A Michigan City-based business is planning to pump $1 million into a facility expansion and additional jobs. Harrison Electric Inc. intends to hire more than a dozen workers by 2016 and upgrade its building to accommodate larger industrial motor repairs. August 21, 2013
MICHIGAN CITY, Ind. – Harrison Electric, Inc., an electric motor repair company, announced plans today to expand its operations here, creating up to 14 new jobs by 2016.
The homegrown-Hoosier company will invest $1 million to construct and equip a 15,000 square-foot expansion to its current 23,000 square-foot facility located at 10855 W. 400 N in Michigan City. The facility is anticipated to be operational by December and will help Harrison Electric raise its ceiling and double its lifting capacity of industrial electrical motors to 40 tons.
“Indiana's economic motor runs with the growth of homegrown-Hoosier companies,” said Eric Doden, president of the Indiana Economic Development Corporation. “With a motivated workforce and innovative minds leading us into the future, these companies find great assets for growth here in Indiana. A favorable regulatory environment, low taxes and pro-growth policies reinforce Indiana as the best choice for companies searching for a state that works for business.”
Harrison Electric, which currently has more than 30 full-time employees, will begin hiring machinists, mechanics and electrical technicians in December. Interested applicants can apply in person or learn more by visiting www.harrison-elec.com.
“With the current limitations of our facility, we were being forced to turn down work,” said Tom Walma, president of Harrison Electric. “I'm pleased that we will be able to say 'yes' to additional projects while remaining here in Indiana, where lower taxes, great employees and abundant support from local and state leaders will allow us to continue growing our business right here at home.”
Celebrating its 50th anniversary, Harrison Electric specializes in motor and electrical apparatus repair and maintenance. These services include motor rewinding, infrared scanning, vibration analysis, welder repair, switchgear maintenance and laser alignment. Serving the Chicago, northern Indiana and the southwest Michigan markets, the company is ISO 9001 certified by SRI Quality Systems Register.
The Indiana Economic Development Corporation offered Harrison Electric, Inc., up to $100,000 in training grants based on the company's job creation plans. These incentives are performance-based, meaning until Hoosiers are hired, the company is not eligible to claim incentives. LaPorte County approved additional tax abatement at the request of SEH of Indiana.
“We are and will continue to work with existing business on their expansion efforts,” said Mark Yagelski, president of the LaPorte County Council. “Harrison, as well as Dwyer, are examples of our dedication to helping those businesses that have been a part of our community. We understand that keeping our core businesses successful will result in job stability and new job creation. If we cannot take care of what we have today, how can those outside of LaPorte feel comfortable making investments here? We will continue to take care of our core and we invite others looking for a stable community to make their investments.”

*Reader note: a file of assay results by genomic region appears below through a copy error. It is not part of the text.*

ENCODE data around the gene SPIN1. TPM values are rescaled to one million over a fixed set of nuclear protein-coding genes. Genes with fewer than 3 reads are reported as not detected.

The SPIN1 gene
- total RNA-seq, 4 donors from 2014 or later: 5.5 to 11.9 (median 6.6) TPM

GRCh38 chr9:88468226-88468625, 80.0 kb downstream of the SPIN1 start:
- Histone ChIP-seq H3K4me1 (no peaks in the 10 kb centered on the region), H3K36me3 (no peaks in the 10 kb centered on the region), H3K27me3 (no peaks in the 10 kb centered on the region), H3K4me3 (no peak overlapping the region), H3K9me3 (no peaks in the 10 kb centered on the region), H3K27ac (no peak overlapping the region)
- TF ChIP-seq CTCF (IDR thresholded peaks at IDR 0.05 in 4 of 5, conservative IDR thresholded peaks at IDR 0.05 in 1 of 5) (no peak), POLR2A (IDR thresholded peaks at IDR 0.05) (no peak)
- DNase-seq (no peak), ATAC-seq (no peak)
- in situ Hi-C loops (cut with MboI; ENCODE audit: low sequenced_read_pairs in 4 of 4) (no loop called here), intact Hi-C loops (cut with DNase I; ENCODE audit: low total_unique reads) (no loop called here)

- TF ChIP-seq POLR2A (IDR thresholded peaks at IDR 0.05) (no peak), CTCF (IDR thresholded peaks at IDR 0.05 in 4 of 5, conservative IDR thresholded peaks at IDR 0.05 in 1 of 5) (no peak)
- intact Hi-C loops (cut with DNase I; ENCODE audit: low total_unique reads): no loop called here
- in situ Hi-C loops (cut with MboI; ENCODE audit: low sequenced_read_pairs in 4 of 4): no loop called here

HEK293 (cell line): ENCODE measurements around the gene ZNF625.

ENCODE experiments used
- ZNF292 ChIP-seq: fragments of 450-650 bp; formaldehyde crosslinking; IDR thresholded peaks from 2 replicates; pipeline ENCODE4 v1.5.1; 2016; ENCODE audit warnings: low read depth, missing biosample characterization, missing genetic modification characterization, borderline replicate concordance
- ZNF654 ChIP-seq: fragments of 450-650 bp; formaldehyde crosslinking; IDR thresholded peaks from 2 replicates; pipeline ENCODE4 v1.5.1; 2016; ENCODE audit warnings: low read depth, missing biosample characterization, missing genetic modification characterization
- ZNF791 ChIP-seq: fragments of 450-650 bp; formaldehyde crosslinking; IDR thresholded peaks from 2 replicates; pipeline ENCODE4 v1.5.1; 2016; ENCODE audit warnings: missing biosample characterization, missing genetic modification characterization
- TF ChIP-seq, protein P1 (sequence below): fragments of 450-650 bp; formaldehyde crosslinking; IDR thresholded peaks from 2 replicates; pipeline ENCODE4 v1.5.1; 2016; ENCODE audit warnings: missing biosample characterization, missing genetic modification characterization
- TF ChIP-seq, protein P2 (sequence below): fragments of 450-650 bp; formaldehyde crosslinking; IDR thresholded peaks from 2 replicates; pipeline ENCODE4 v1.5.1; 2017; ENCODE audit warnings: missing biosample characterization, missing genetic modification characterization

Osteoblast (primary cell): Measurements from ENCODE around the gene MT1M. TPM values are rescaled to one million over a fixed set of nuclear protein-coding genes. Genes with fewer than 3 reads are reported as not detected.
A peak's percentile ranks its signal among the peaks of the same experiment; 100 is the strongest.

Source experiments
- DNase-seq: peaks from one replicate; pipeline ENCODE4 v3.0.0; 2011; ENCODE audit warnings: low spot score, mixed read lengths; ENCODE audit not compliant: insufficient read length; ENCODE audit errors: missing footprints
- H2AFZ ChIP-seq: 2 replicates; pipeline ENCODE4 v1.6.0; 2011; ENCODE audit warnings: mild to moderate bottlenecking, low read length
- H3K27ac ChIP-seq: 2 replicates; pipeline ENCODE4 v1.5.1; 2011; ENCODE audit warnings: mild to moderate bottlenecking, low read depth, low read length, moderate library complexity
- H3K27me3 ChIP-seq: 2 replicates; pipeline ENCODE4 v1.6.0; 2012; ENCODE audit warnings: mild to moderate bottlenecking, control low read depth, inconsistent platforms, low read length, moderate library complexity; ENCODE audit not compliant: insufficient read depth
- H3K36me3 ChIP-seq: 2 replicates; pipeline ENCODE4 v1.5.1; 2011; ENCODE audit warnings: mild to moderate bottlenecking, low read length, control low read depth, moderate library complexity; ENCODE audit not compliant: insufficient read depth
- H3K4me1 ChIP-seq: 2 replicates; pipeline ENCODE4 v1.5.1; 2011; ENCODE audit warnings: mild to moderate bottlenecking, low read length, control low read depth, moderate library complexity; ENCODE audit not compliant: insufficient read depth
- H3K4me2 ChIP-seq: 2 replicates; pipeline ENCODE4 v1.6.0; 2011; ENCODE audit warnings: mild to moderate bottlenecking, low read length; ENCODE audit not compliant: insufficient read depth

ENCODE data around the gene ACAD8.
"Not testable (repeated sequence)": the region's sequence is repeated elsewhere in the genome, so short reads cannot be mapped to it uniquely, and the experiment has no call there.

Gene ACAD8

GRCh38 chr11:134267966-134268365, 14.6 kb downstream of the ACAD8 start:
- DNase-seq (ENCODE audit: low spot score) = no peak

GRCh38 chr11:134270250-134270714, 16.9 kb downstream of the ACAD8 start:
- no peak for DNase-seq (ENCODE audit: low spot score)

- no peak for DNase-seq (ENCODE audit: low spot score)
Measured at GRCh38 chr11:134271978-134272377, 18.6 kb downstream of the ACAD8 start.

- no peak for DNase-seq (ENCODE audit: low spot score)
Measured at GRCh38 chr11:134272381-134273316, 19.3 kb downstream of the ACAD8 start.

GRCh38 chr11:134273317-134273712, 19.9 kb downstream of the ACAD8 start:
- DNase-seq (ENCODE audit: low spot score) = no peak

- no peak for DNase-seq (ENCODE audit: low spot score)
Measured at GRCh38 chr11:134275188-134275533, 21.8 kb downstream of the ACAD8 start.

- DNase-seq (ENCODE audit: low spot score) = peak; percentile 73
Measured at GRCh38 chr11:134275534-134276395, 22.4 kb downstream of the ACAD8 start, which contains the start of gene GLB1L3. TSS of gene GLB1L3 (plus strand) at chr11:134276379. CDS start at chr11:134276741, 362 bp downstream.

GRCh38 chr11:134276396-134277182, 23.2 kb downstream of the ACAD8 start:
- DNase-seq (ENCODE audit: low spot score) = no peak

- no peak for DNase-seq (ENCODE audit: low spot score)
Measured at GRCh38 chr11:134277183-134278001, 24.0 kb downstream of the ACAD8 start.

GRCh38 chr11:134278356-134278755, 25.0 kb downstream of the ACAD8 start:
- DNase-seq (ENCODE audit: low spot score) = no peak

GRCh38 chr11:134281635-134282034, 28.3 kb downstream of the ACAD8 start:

Harrison Electric is the latest company to grow its operations in LaPorte County. Just last month Dwyer Instruments announced plans to expand its operations in Kingsbury, investing $769,000 to lease and equip an 11,000 square-foot facility and creating up to 50 new jobs by 2016.
About Harrison Electric
It is our goal at Harrison Electric, Inc. to provide fast, high quality service at a competitive price. Founded in 1962, and an EASA member since 1988, our business has consistently grown in size, employees, skill, and service offerings. Our motor repair service area includes Chicago and its suburbs, as well as northern Indiana. Used motors are sold throughout the United States. For more information please visit www.harrison-elec.com.
Created in 2005 to replace the former Department of Commerce, the Indiana Economic Development Corporation is governed by a 12-member board chaired by Governor Mike Pence. Victor Smith serves as the Indiana Secretary of Commerce and Eric Doden is the president of the IEDC.
The IEDC oversees programs enacted by the General Assembly including tax credits, workforce training grants and public infrastructure assistance. All tax credits are performance-based. Therefore, companies must first invest in Indiana through job creation or capital investment before incentives are paid. A company who does not meet its full projections only receives a percentage of the incentives proportional to its actual investment. For more information about IEDC, visit www.iedc.in.gov.
Source: Harrison Electric Inc.